[German]

Training for Senior Citizens Cyclists



Mobility is an important resource for improving quality of life and maintaining participation in social life. Bicycle usage as an alternative to walking or driving represents one aspect of the human mobility system that can contribute to long-lasting and low-cost mobility for elderly people. Additionally, regular physical activity such as cycling in everyday life has health-enhancing effects. Cyclists from 60 years onwards suffer much longer from severe accidents in daily traffic than cyclists of other age groups. Moreover, in this age group slightly different kinds of accidents occur. Some typical causes are, for example, getting on or off the bike (slipping off the pedals) or greater difficulties in dealing with uneven surfaces (i.e. potholes, curbs).

During a human lifespan, typical degenerative phenomena occur. Thus this age group experiences a general increase in difficulties arising from physical changes. These changes influence behaviour in traffic. For example, turning left in traffic requires not only signaling - and cycling with only one hand on the handlebar - but also looking over your shoulder. Because physical flexibility generally decreases with age, there may be a higher specific risk of accidents occurring during an offside turn. Consequently, with increasing age, accident prevention becomes more important. But senior citizens also need to increase their sense of confidence on their bicycles, otherwise they are likely to give up cycling because of their fear of accidents. There are already a number of workshops for senior citizen cyclists to train correct behavior in traffic. However, there is a lack of any specific program to improve the basic motor skills required during cycling.

The University of Dresden (Department of Psychology, Chair of Assessment and Intervention) and Leipzig University (Faculty of Sport Science, Institute of Exercise and Public Health) have developed a structured training concept for senior citizen cyclists to meet their needs for safe, everyday cycling. This training has been developed not only to prevent accidents and maintain mobility but also to support health aspects of the target group. We also focus on motor problems as well as on the aspect of traffic behavior and the risks older cyclists take.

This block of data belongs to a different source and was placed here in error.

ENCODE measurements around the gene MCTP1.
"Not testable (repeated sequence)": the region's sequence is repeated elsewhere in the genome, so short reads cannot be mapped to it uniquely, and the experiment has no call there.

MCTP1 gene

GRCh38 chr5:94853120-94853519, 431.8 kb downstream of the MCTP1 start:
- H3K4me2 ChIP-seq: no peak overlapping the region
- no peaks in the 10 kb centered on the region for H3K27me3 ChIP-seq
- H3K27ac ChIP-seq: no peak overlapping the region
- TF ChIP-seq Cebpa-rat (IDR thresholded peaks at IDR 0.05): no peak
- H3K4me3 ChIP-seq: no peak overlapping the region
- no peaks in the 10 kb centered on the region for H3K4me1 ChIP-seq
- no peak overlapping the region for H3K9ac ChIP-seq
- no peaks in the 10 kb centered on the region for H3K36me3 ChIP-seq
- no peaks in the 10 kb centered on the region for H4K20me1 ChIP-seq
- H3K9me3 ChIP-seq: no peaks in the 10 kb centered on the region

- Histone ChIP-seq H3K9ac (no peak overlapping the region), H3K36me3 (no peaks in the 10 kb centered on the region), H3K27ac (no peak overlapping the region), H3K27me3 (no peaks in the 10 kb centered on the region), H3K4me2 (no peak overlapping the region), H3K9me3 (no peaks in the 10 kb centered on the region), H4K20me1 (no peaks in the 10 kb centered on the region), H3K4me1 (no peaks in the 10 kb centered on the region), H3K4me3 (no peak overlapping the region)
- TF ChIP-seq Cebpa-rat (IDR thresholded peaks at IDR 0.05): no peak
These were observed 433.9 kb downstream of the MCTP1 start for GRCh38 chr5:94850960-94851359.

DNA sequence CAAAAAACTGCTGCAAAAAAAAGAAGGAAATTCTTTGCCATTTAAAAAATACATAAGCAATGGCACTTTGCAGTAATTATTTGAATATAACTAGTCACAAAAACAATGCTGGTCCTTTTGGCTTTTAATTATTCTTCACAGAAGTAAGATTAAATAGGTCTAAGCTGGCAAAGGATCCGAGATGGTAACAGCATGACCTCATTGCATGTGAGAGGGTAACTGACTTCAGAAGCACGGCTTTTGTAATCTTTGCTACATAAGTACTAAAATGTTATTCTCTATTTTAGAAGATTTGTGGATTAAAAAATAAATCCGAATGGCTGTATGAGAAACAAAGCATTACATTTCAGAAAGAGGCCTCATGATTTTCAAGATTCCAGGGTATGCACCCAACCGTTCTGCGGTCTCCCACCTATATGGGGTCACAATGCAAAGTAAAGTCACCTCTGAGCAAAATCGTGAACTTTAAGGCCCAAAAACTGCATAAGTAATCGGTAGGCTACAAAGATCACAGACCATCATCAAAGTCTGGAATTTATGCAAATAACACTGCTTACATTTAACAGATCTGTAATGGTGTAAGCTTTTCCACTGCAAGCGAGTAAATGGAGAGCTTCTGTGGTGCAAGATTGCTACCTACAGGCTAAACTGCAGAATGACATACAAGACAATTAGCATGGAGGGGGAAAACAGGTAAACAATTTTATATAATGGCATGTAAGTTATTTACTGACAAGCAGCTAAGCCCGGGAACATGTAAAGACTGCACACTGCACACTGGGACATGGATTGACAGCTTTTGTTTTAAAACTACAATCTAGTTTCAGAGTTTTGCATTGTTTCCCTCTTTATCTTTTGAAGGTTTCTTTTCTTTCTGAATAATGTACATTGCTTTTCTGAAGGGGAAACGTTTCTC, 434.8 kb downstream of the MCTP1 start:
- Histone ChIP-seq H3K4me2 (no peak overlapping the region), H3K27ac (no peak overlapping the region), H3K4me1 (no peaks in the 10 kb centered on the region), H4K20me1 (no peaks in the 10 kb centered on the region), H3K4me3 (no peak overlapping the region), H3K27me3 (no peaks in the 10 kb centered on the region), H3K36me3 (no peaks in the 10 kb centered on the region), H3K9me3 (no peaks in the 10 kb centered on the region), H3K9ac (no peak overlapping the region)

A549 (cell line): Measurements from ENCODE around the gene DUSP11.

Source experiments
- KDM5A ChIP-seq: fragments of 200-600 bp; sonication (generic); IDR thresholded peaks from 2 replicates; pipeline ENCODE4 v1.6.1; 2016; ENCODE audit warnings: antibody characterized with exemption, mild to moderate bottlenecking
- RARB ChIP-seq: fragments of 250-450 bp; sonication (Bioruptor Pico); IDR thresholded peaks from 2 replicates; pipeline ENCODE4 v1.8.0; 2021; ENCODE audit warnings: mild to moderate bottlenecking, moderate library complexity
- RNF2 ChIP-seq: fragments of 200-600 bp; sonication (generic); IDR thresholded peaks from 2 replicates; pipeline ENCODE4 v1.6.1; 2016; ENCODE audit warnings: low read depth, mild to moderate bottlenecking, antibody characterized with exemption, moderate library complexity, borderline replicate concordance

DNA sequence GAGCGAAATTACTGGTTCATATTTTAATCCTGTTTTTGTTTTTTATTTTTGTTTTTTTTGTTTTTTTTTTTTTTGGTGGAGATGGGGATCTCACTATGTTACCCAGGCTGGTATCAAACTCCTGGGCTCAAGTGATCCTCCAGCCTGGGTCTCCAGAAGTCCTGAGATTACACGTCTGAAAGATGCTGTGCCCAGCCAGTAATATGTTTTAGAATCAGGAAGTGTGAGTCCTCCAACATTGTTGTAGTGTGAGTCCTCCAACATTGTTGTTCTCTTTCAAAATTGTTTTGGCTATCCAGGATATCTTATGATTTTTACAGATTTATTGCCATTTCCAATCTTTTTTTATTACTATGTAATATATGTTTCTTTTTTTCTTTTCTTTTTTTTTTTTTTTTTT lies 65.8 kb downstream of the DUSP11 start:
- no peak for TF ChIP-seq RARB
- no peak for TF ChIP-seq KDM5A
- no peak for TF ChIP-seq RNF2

The program involves 300 participants from 60 years and above who all come from 16 small to medium-sized cities in Saxony and Saxony-Anhalt where public transport is not as good as in bigger cities like Dresden or Leipzig. In this case, cycling also offers a good opportunity to participate in social life.

Prof. Dr. Carmen Hagemeister, Technische Universität Dresden, Psychologie II, Professur Diagnostik und Intervention
Zellescher Weg 17, BZW A 305, 01069 Dresden
Tel.: +49 351 463-36994, Fax: +49 351 463-37776, E- Mail: Carmen.Hagemeister@tu-dresden.de


Prof. Dr. Petra Wagner, Universität Leipzig, Institut für Gesundheitssport und Public Health
Jahnallee 59, 04109 Leipzig
Tel.: +49 (0) 341 97-31650, Fax: +49 (0) 341 97-31798, E-Mail: Petra.Wagner@uni-leipzig.de

Supported by:



Copyright: Green City e.V., Tobias Hase


Copyright: Spiegelneuronen, Rüstig, Frankfurt/Main 2008


Prof. Dr. Carmen Hagemeister und Prof. Dr. Petra Wagner
Kontakt

Technische Universität Dresden
Fachrichtung Psychologie
Professur Diagnostik und Intervention


M.A. Heike Bunte

Wissenschaftliche Mitarbeiterin

Telefon: +49 351 463-36968

E-Mail: bunte@psychologie.tu-dresden.de

Sitz: FAB 1. OG. Raum 122

Sekretariat: Katrin Nachtigal
Tel.: +49 351 463-36977
Fax: +49 351 463-37776
E-Mail: nachtigal@psychologie.tu-dresden.de
täglich 08.00 - 12.00 Uhr

Sitz:

Falkenbrunnen
1. OG. Raum 116
Chemnitzer Str. 46b
01187 Dresden